08 SES 08, Policy Enactment and Implementation
Health education programmes in various settings (workplace, sport club, school, hospital) are considered as effective means to improve the health of the population. Research has clearly endeavoured to provide evidence of successes, however results from programme implementation remain unclear and challenging to evaluate. Furthermore, demonstrating a positive and sustainable impact on health inequalities is difficult. The level of complexity of the factors impacting the effectiveness of prevention programmes led many authors to consider evaluation results with caution. In addition to these difficulties in the assessment of prevention programmes’ effectiveness, the issues of scaling up and transferability are still rarely examined.
Transferability and scaling up of prevention interventions are still laborious
In existing literature, tools and framework, developed for programme evaluation, are often (not always) grounded in a linear programme fidelity perspective. It is assumed that when it comes to the evaluation of implementation one of two options exist: a) either the programme is delivered as planned or not; and b) either it delivers expected outcomes, or not. Conversely however, implementation is argued as being a complex process, which defies such linear one-dimensional thinking. Multiple and interwoven contextual factors are at play, which relate, not only to the nature of the intervention, but also and more importantly to the different contexts of implementation.This complexity sets two challenges for the development of successful intervention programmes. The first challenge pertains to transferability, because within such variability and with limited options to control for them, streamlined outcomes are in reality difficult to predict. The second, is specific to wider replication of interventions which cannot be taken for granted because the determinants involved are numerous, variable and contextually influenced.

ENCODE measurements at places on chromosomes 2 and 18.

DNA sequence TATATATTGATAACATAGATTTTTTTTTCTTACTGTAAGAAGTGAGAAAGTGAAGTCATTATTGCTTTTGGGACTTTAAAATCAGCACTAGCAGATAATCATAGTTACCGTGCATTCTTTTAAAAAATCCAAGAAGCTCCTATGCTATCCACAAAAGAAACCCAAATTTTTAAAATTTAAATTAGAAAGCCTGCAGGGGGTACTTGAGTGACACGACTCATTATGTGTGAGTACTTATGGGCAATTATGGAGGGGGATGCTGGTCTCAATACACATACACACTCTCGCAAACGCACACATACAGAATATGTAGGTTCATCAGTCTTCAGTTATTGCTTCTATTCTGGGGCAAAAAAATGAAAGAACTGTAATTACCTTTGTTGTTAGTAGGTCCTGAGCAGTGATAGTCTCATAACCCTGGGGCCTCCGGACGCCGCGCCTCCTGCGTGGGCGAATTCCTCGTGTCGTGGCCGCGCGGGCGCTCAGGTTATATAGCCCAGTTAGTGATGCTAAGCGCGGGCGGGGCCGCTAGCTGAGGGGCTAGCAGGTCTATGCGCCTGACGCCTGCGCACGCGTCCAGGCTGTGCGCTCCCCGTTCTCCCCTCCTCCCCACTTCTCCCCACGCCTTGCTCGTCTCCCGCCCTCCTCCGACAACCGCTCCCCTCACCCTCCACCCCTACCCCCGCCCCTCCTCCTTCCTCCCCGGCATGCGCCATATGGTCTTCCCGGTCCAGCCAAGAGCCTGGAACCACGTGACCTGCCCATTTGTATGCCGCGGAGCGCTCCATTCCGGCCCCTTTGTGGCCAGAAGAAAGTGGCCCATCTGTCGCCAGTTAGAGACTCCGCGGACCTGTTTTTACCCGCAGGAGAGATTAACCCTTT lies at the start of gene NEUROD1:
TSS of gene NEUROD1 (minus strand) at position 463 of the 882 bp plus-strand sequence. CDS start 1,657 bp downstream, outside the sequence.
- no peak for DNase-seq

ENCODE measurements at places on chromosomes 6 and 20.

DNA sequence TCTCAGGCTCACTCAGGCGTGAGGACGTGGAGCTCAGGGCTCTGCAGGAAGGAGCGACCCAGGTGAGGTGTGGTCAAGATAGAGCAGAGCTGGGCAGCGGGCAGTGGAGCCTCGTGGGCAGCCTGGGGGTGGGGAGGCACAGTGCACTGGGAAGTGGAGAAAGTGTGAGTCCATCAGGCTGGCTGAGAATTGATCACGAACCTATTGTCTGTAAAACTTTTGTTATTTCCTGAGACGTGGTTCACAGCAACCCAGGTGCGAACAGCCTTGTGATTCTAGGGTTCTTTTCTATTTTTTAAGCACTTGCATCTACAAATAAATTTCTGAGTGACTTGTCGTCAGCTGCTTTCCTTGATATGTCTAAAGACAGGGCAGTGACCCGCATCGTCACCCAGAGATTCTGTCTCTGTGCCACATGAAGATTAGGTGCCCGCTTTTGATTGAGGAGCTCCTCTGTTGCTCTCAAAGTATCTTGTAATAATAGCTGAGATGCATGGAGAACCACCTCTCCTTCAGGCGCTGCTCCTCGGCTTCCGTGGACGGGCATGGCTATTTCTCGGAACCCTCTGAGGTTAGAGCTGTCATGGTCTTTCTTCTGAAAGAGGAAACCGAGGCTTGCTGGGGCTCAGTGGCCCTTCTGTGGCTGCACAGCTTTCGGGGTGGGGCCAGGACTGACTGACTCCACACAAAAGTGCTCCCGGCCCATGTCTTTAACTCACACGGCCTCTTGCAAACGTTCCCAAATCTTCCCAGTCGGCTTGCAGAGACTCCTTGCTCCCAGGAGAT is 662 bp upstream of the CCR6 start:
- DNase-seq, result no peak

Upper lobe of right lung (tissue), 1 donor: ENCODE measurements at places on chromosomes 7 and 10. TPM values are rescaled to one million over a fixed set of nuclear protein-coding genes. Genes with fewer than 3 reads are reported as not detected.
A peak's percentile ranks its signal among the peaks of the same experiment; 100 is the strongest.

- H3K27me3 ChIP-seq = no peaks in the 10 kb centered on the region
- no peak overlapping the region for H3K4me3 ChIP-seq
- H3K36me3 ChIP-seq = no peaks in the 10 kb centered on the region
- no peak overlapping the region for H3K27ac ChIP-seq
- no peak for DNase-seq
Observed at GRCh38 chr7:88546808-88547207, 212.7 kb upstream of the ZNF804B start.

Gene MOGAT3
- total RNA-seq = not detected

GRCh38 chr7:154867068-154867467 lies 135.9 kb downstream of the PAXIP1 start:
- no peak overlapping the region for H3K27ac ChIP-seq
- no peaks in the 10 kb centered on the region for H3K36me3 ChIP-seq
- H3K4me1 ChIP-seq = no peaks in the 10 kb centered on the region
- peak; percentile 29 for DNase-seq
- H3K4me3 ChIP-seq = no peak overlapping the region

Implementation as a process of change
A given programme implementation cannot be limited to a “plug and play” process. For example, research in the school setting has shown the many different types of mechanisms involved. These mechanisms are linked to the characteristics of staff members, the setting, the community and of the programme(s). Depending on the context, the programme or the development stage of the process, professionals cope with a multitude of stimulations, try to make the most of the situation, define the status of programmes, select what fits, customize what can be used, and discard what doesn’t suit, in brief, they often follow their own path.
The assumption that ‘one size fits all,’ and that contexts are homogenous and that they will all respond similarly is deeply problematic. This perspective, we argue decreases effectiveness, limits community ‘buy in’ and thus adversely impacts the sustainability of interventions. The temptation to judge contexts that fail to deliver pre-defined objectives, in a pre-defined way shows lack of insight into the inherent complexity therein. Intervention implementation needs to take the community/setting as its point of origin, and adopt as a matter of course what is commonly referred to as working from ‘the ground up.’
The health education programme is considered an added ingredient (among many others) to the existing context. It may act as a catalyst, or a revealer, sometimes even a constraint that enforces new solutions and innovation contributing to enhancing the fit between people and their surroundings. This occurs whether or not expected impact on education or health is reached, as it is the very interactions between the context and the newly introduced programme which initiate the changes expected.